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This 220-foot waterfall was once a well-kept secret and it is now open to the public. This waterfall is located near Whiskeytown Lake in Northern California and is about 20 miles west of Redding, CA.
There are actually four different waterfalls that you can hike to in the Whiskeytown National Recreation Area. While all the waterfalls in this park are beautiful, Whiskeytown Falls is the tallest (220 ft.) and the most popular.
- Location: Off Crystal Creek Road in Whiskeytown National Recreation Areas
- When to go: May to October
- Trail Length: 3.4 Miles (round trip)
- Elevation Gain: 700 ft.
- Visitor Pass Required
- Time: 2-3 hours
Since the waterfall is within the Whiskeytown National Recreation area, you will need to purchase an entrance pass, unless you have an America the Beautiful Annual Pass.
If you do not already have a pass, then you will need to stop at the Whiskeytown Visitor Center (14412 Kennedy Memorial Drive Whiskeytown, CA 96095) to purchase.
The entrance fee per one vehicle is $25 and is valid for 7-days after purchase.
From Redding, you will head West of CA-299/Eureka Way. If you need to stop at the Visitor Center to purchase a pass, then you will want to navigate to the Whiskeytown Visitor Center first.
If you already have a pass, then you can just google and navigate to Whiskeytown Falls. The directions will lead you straight to the trail head. You will head west on CA-299 for about 16 miles then turn left onto Crystal Creek Road.
Continue down Crystal Creek Rd for about 4 miles, then the directions say to turn left onto Whiskeytown-Shasta Trinity Nra, but you just follow the same road for about 1 mile longer and it will lead you to the Trailhead. At about 3 miles down Crystal Creek Road you will see a sign where you will keep going straight and the trail head is about a mile after this sign.
The trailhead is located right off the road, so it is very easy to spot. There is a large parking area.
There is also an information sign about the hike, and bathrooms.
At the trailhead, there are two different trails. To get to the falls you will need to take James K. Carr Trail.
The hike is about 1.7 miles to the falls and then 1.7 miles back. The first section of the hike starts out fairly flat with some downhill and up small uphill sections until you reach the first bridge.
After the bridge the rest of the hike to the falls is very steep and all uphill. The hike was rated as strenuous, and after you start on the uphill sections you will understand why.
While the hike isn’t the easiest, we made it just fine. My son is 9 and while he got tired, he was able to hike there and back with no problems.
I would definitely recommend this hike from about May – October. It gets really hot here in the summers (over 100 degrees most days), so it would be very hard to hike uphill in the hot summer weather. Also, make sure that you bring enough water. We ended up drinking all our water and wished that we would have brought more.
Luckly, there are many benches along the hike. We definitely took advantage of these to stop and take a few breaks along the way.
The trail is well maintained, and it climbs through a beautiful forest and passes a few small streams. We went in April, and there were also some really pretty wildflowers along the way. There is one section of the trail where there is a fork, but you will just stay to the right (follow the sign).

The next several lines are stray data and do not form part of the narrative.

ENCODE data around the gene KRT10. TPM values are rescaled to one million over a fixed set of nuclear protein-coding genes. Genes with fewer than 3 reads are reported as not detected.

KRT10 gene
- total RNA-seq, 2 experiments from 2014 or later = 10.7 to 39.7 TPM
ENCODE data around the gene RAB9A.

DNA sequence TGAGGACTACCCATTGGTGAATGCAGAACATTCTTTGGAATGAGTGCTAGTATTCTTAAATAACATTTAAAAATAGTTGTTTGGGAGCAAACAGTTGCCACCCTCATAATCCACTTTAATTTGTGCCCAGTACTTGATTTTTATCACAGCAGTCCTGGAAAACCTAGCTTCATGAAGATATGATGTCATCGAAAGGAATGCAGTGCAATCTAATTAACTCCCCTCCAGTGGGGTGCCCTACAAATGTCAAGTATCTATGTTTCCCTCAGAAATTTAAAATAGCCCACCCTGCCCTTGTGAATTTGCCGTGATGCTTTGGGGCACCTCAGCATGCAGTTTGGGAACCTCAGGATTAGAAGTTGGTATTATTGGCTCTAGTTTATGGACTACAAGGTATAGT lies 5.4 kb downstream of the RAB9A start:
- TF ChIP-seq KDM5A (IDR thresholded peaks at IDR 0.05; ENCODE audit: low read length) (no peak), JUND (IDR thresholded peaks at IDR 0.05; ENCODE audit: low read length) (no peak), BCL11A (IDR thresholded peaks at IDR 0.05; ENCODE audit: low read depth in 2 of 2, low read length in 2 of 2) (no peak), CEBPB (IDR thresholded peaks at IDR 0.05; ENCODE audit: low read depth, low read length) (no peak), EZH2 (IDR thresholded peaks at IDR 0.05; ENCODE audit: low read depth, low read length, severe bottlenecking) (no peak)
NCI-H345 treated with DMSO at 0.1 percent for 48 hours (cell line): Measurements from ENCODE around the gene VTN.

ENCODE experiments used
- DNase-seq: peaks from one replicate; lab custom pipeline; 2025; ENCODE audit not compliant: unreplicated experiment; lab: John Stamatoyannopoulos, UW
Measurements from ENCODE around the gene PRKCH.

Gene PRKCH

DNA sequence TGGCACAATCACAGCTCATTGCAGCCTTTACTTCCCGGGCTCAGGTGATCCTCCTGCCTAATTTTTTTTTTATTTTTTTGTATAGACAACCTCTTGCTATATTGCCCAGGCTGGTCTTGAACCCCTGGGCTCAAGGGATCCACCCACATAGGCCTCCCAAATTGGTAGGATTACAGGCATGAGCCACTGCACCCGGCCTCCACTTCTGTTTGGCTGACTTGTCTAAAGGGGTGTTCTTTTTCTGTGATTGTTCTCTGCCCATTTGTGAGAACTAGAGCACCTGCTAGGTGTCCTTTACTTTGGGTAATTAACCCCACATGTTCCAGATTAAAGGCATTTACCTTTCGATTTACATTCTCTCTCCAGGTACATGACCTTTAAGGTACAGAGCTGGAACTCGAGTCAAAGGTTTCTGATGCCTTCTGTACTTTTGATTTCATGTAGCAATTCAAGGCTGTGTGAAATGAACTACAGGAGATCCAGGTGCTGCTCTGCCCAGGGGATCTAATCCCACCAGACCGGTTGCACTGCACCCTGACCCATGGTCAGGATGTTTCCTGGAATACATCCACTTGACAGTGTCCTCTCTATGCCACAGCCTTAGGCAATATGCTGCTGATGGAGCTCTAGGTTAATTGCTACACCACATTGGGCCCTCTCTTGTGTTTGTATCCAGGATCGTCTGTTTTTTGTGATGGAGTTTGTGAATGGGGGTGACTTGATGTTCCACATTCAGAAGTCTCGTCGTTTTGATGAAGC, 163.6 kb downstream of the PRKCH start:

About ¾ of the way to the waterfall you will pass a little creek and this was one of my favorite sections since there were a bunch of butterflies flying around. Right after you are next to the creek, there are some picnic benches.
Eventually, you will go over another bridge that crosses the creek. When you cross this bridge you will continue uphill alongside the creek and you are almost to the waterfall.
Next you arrive at the bottom section of the falls. The waterfall is tucked into a lush green forest and is just so beautiful.
At the base of the waterfall is a fallen log. This is the perfect spot to sit and enjoy the waterfall. There was also a cute little box with papers and pens inside that visitors can write their names on. We looked through some of the notes, and wrote our names too!
After enjoying the bottom part of the waterfall, I would recommend that you walk up the section of stairs to the left of the falls so that you can see the top section of the waterfall.
The stairs continue up along the side of the waterfall until you reach the top where there is another section of waterfall that drops down the rocks about 100 feet.
The Lost “Hidden” Waterfall
This waterfall is sometimes called the “lost waterfall” because it was re-discovered after being lost for over 40 years. There are a few stories surrounding the history of the waterfall, but it was only known to a few park rangers and locals until about 1964 when the National Park Service took over.
Some of the rangers and employees wanted to keep the waterfall a secret, and it was left off the survey maps. As the decades passed, people that knew the location passed away or re-located, and the location of the Waterfall was lost.
After 40 years, an old map was finally found with the waterfall marked, and park employees were able to find its exact location in 2004. Finally in 2006 a trail was completed and the waterfall was opened up to the public.
While this isn’t one of the easiest hikes, this is one of the prettiest waterfalls in Northern California. Keep in mind that you will be hiking uphill almost all the way to the waterfall, and then returning downhill on the way back. I would definitely recommend visiting this waterfall at least once. I am so happy that we made the hike, and can’t wait to go back again soon.